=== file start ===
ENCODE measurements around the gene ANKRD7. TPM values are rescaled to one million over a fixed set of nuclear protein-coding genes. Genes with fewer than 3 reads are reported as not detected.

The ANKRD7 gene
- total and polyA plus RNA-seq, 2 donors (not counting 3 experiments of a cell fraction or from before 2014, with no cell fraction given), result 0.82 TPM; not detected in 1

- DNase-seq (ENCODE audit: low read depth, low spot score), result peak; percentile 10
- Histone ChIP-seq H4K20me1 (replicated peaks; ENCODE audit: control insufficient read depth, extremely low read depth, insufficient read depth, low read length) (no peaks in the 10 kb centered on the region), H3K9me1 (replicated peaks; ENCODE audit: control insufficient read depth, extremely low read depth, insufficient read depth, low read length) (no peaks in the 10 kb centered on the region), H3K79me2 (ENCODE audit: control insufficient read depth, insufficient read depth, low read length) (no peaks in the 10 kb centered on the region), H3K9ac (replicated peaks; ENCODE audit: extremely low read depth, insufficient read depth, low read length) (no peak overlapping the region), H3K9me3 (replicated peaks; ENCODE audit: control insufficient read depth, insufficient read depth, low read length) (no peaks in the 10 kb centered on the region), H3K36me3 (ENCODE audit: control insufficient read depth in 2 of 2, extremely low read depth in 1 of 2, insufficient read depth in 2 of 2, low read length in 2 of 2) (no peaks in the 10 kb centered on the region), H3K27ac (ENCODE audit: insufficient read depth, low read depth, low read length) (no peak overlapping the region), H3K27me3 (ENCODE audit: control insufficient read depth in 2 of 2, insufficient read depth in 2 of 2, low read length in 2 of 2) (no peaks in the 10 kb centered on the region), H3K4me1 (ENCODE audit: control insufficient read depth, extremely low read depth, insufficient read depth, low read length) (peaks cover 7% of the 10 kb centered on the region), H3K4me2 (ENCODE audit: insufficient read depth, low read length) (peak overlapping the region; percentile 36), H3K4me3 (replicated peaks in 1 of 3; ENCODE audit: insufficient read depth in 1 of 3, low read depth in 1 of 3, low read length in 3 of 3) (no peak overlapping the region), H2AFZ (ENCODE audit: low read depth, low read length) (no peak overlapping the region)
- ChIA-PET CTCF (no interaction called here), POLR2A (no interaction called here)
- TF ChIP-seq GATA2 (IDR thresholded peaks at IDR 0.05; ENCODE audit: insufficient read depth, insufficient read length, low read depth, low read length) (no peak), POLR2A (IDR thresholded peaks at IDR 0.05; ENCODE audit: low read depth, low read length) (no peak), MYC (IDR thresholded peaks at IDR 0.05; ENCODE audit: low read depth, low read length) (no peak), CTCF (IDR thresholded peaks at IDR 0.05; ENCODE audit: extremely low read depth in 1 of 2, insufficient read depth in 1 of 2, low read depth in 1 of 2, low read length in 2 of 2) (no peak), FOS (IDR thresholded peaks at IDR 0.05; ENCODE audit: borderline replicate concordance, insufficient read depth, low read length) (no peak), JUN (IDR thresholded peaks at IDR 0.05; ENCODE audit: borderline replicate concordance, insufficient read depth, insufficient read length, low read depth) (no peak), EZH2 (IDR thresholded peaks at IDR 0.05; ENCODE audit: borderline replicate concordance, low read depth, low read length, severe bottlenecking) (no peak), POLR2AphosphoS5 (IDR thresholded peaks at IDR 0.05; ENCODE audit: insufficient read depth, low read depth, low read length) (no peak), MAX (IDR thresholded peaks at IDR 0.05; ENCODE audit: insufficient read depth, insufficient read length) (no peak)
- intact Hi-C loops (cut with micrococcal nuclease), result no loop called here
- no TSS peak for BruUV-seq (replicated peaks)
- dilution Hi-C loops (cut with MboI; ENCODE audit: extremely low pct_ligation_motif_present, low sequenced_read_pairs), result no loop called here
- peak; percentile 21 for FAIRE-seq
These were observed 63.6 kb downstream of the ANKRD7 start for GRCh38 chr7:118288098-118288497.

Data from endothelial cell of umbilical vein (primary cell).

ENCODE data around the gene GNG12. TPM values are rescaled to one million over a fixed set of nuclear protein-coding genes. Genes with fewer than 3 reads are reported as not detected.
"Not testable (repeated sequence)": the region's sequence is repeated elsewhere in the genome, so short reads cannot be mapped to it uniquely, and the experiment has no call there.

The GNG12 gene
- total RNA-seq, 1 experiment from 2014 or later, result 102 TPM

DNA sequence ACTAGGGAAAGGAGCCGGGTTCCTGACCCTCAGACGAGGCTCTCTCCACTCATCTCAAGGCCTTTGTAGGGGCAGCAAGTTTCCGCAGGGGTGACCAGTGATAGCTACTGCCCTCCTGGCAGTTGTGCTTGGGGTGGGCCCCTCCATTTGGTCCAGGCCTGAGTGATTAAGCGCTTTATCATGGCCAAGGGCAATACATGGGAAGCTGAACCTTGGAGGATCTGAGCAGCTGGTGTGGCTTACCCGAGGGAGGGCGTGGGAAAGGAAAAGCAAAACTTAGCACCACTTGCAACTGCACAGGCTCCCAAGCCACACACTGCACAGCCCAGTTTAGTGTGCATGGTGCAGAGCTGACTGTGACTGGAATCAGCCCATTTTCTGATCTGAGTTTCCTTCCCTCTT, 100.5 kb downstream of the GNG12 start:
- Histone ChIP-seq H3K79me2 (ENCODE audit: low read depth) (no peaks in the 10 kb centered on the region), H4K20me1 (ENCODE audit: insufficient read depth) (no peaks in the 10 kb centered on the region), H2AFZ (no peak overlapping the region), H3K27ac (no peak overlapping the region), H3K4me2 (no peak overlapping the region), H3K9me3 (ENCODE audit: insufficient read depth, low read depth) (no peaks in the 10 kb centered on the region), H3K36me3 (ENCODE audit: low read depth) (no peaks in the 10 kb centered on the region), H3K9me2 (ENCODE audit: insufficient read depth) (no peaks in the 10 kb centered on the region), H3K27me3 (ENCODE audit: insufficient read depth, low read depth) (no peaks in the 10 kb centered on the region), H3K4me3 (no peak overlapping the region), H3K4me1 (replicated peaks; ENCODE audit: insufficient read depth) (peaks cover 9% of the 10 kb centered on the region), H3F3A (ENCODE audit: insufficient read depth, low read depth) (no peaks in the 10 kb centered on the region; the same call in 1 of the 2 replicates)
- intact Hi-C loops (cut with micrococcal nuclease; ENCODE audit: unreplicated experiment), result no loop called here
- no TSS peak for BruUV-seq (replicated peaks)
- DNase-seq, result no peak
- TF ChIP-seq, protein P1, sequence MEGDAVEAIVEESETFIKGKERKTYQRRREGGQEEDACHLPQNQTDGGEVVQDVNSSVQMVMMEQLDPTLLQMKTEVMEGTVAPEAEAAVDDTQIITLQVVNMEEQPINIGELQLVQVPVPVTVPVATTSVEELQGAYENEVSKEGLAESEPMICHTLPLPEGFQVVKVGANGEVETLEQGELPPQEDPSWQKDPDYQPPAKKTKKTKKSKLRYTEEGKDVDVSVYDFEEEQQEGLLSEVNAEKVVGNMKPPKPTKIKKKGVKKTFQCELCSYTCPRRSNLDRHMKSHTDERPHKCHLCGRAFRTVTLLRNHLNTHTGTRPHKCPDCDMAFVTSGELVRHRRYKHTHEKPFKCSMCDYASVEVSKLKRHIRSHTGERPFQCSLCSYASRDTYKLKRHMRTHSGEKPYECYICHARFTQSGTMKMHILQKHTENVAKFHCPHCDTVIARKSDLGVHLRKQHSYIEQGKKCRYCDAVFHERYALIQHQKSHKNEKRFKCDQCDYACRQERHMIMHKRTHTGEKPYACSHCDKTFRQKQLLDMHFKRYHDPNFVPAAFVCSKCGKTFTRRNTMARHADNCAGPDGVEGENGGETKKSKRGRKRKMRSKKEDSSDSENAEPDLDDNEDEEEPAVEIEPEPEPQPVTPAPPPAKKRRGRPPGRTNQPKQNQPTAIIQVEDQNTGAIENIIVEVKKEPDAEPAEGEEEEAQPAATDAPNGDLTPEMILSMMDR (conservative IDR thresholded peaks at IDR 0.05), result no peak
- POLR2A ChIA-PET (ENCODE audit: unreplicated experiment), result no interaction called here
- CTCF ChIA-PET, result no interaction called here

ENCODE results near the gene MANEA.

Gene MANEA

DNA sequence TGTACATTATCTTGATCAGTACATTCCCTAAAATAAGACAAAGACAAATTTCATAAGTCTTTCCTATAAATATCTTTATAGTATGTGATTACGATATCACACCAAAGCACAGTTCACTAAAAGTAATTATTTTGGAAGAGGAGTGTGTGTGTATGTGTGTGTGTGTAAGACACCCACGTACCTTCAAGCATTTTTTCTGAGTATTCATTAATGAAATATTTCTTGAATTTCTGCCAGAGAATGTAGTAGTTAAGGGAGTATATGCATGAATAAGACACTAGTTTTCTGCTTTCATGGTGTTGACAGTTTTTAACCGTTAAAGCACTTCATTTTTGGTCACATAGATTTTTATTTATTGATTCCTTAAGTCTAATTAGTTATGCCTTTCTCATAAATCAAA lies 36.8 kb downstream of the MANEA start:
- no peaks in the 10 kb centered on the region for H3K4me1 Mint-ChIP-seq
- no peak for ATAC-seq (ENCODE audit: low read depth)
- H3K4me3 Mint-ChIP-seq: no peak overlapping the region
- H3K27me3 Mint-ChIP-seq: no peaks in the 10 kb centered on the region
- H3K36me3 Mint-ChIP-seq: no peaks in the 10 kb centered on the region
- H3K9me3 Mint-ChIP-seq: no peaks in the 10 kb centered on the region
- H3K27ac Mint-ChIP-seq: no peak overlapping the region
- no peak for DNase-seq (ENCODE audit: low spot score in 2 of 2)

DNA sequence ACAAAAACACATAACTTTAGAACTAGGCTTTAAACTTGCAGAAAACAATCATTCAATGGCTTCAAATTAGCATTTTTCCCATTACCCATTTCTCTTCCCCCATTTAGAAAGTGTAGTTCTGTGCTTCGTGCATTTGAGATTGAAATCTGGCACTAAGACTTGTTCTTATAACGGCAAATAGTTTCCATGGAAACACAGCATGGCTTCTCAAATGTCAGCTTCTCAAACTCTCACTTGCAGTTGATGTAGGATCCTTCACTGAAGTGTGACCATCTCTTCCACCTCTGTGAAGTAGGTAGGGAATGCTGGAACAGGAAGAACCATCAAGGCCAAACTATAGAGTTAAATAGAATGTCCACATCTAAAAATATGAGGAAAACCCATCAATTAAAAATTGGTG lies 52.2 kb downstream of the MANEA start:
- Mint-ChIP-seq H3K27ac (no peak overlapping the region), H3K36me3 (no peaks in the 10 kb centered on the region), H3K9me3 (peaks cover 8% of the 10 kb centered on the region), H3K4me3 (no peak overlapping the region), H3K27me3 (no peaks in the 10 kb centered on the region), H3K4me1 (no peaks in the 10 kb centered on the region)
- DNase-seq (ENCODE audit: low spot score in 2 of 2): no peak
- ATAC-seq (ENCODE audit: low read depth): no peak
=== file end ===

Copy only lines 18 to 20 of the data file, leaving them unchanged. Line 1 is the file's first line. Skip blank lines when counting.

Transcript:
DNA sequence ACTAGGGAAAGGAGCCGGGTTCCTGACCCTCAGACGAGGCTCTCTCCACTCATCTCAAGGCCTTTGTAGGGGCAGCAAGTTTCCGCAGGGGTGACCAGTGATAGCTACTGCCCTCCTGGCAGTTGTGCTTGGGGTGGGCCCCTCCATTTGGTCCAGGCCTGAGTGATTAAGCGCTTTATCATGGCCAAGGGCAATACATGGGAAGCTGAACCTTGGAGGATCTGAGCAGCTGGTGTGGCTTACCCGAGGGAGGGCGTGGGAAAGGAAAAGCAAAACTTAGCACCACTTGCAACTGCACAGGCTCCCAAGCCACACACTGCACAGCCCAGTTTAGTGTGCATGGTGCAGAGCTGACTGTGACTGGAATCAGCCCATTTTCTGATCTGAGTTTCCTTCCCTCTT, 100.5 kb downstream of the GNG12 start:
- Histone ChIP-seq H3K79me2 (ENCODE audit: low read depth) (no peaks in the 10 kb centered on the region), H4K20me1 (ENCODE audit: insufficient read depth) (no peaks in the 10 kb centered on the region), H2AFZ (no peak overlapping the region), H3K27ac (no peak overlapping the region), H3K4me2 (no peak overlapping the region), H3K9me3 (ENCODE audit: insufficient read depth, low read depth) (no peaks in the 10 kb centered on the region), H3K36me3 (ENCODE audit: low read depth) (no peaks in the 10 kb centered on the region), H3K9me2 (ENCODE audit: insufficient read depth) (no peaks in the 10 kb centered on the region), H3K27me3 (ENCODE audit: insufficient read depth, low read depth) (no peaks in the 10 kb centered on the region), H3K4me3 (no peak overlapping the region), H3K4me1 (replicated peaks; ENCODE audit: insufficient read depth) (peaks cover 9% of the 10 kb centered on the region), H3F3A (ENCODE audit: insufficient read depth, low read depth) (no peaks in the 10 kb centered on the region; the same call in 1 of the 2 replicates)
- intact Hi-C loops (cut with micrococcal nuclease; ENCODE audit: unreplicated experiment), result no loop called here